Christmas? Bah, Humbug!
Movie: The World Is Not Enough (1999)
If you were looking for an actress to play a brilliant, worldly, sophisticate nuclear physicist, truly only one name could possibly jump to your mind: Denise Richards. Yes, the former fashion model and "Wild Things" star was deemed the perfect choice to play the brainy yet unfortunately named Dr. Christmas Jones. Even if Richards were convincing for even a millisecond as a scientist, her "Tomb Raider"-esque outfit of a belly-baring tank top and short shorts would cast doubts that she'd ever be up for a Nobel Prize. Richards, however, did win the Razzie Award for "Worst Supporting Actress."
Pierce Brosnan in 'Die Another Day' (Photo: MGM/Everett Collection)
A Tsunami of Embarrassment
Movie: Die Another Day (2002)
Pierce Brosnan's fourth and final Bond has plenty of oddities to choose from: Bond with a beard, a bad guy with diamonds embedded in his face, a hotel made entirely of ice, and even an awkward cameo from Madonna. And while some fans will argue vehemently that 007's invisible car is the most ridiculous moment of this or any other Bond film, there is an even more laughable moment. With a glacier collapsing below him, James Bond kite-surfs a tidal wave. He kite-surfs a tidal wave. Even Brosnan broke down in a laughing fit recalling the scene in the recent Bond documentary "Everything or Nothing."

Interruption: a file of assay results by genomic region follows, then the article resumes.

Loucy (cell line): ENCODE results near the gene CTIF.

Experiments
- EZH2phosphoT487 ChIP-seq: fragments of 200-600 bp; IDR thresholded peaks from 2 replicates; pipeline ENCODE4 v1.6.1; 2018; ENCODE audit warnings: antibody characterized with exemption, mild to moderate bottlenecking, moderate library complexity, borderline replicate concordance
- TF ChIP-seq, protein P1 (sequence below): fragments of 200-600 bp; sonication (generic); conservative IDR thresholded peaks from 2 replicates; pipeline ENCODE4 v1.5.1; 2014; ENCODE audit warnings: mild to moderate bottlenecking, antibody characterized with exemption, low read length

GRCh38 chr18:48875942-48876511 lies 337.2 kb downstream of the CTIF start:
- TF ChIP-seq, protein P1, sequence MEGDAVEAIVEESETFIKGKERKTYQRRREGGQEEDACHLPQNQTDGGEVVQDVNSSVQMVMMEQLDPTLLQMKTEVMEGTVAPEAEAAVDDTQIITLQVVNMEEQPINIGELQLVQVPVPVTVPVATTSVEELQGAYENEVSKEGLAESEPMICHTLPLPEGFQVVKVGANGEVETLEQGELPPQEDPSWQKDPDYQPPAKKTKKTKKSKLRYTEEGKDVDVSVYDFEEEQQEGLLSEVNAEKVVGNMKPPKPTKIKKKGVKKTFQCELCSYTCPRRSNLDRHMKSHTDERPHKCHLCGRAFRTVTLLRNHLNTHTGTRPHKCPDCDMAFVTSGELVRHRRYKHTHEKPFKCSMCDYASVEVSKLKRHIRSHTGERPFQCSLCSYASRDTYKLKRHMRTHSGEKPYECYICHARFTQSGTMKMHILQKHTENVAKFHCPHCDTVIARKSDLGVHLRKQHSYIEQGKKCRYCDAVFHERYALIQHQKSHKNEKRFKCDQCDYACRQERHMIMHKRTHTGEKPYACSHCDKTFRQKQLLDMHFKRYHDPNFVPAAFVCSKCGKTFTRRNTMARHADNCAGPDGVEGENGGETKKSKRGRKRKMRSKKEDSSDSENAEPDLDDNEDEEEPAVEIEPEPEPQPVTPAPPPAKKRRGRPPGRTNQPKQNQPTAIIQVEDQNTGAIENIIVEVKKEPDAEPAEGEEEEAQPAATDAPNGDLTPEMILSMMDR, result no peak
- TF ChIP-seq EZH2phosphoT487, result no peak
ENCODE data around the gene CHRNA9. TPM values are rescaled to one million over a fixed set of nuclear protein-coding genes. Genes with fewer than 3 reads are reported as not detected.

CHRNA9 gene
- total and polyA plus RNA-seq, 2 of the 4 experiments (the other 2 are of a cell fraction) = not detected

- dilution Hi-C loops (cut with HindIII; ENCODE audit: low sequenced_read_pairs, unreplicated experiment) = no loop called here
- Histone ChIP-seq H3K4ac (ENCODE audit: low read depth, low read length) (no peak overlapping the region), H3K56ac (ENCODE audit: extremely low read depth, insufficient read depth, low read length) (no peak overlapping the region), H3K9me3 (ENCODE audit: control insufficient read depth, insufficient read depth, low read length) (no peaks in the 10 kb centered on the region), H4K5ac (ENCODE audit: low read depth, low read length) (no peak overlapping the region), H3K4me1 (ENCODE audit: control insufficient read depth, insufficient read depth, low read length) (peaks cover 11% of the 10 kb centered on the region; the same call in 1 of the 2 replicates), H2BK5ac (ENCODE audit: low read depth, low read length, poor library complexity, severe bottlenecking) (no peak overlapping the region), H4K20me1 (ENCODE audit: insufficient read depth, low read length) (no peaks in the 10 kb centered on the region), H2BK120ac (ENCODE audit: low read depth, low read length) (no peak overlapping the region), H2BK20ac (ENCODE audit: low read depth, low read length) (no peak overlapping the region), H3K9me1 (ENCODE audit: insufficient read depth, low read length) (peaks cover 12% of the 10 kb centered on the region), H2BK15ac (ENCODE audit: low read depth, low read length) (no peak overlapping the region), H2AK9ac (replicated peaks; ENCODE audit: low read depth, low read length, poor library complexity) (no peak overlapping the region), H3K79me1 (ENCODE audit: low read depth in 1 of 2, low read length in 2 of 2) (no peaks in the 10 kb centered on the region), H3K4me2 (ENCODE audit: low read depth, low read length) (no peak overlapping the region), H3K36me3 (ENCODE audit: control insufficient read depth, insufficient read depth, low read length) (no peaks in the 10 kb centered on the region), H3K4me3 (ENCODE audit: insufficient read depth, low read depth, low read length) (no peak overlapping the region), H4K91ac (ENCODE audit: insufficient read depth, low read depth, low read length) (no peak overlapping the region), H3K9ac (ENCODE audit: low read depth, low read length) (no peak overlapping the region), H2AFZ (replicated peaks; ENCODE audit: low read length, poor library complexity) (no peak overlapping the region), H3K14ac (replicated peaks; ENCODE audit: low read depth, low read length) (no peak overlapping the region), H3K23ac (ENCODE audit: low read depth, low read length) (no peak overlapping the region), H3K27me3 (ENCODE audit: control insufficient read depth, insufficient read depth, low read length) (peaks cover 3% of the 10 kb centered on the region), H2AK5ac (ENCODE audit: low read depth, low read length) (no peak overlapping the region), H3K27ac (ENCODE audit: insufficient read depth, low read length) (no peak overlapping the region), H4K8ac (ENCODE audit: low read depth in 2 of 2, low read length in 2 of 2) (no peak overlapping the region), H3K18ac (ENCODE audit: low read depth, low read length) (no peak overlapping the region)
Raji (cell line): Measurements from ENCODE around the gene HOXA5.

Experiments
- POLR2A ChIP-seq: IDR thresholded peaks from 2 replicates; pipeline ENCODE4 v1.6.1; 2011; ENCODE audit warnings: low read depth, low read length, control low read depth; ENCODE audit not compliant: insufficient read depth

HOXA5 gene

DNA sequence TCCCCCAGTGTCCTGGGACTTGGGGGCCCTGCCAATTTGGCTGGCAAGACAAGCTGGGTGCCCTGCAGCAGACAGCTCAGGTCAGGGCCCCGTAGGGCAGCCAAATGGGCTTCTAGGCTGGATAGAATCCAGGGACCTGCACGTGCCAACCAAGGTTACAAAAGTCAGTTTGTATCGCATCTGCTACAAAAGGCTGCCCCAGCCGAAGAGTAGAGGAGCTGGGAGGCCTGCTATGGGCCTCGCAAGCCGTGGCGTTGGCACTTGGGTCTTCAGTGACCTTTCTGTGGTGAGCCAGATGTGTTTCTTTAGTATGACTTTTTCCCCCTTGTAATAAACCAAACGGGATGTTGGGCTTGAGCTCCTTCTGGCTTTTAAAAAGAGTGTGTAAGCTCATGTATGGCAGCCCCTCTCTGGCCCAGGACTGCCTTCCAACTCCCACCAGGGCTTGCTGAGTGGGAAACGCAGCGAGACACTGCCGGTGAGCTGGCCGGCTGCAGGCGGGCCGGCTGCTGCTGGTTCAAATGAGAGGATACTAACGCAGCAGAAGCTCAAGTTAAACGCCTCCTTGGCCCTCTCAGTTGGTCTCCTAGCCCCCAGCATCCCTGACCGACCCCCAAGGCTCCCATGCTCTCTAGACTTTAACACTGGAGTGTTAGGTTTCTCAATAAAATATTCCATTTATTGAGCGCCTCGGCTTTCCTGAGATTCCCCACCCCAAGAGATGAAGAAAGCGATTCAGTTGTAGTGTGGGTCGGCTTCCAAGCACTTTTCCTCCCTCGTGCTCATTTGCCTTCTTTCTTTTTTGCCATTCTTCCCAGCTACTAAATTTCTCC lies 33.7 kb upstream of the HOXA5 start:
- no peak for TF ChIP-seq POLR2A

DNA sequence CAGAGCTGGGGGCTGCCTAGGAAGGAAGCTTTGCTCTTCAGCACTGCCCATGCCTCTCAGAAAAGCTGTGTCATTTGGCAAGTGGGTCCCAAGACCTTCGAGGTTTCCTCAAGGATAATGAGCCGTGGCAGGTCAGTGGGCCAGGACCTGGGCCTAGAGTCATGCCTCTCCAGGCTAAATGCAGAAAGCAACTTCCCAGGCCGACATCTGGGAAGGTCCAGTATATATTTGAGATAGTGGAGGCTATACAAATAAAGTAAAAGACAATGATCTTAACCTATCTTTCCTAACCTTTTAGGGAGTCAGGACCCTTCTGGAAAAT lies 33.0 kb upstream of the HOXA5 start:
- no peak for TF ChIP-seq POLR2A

If you want to catch up with the whole history of 007, "Bond 50," a box set with all 22 earlier James Bond movies on Blu-ray, is available in stores. The 23rd official James Bond film, "Skyfall," is playing everywhere now. It features Daniel Craig, Judi Dench, Javier Bardem, Ralph Fiennes, Naomie Harris, and not a single surfboard.
Watch Daniel Craig talk to Yahoo! Movies about 'Skyfall':
- Arts & Entertainment
- Roger Moore
- Roger Moore
- Roger Moore
- Roger Moore
- James Bond
- James Bond
- Daniel Craig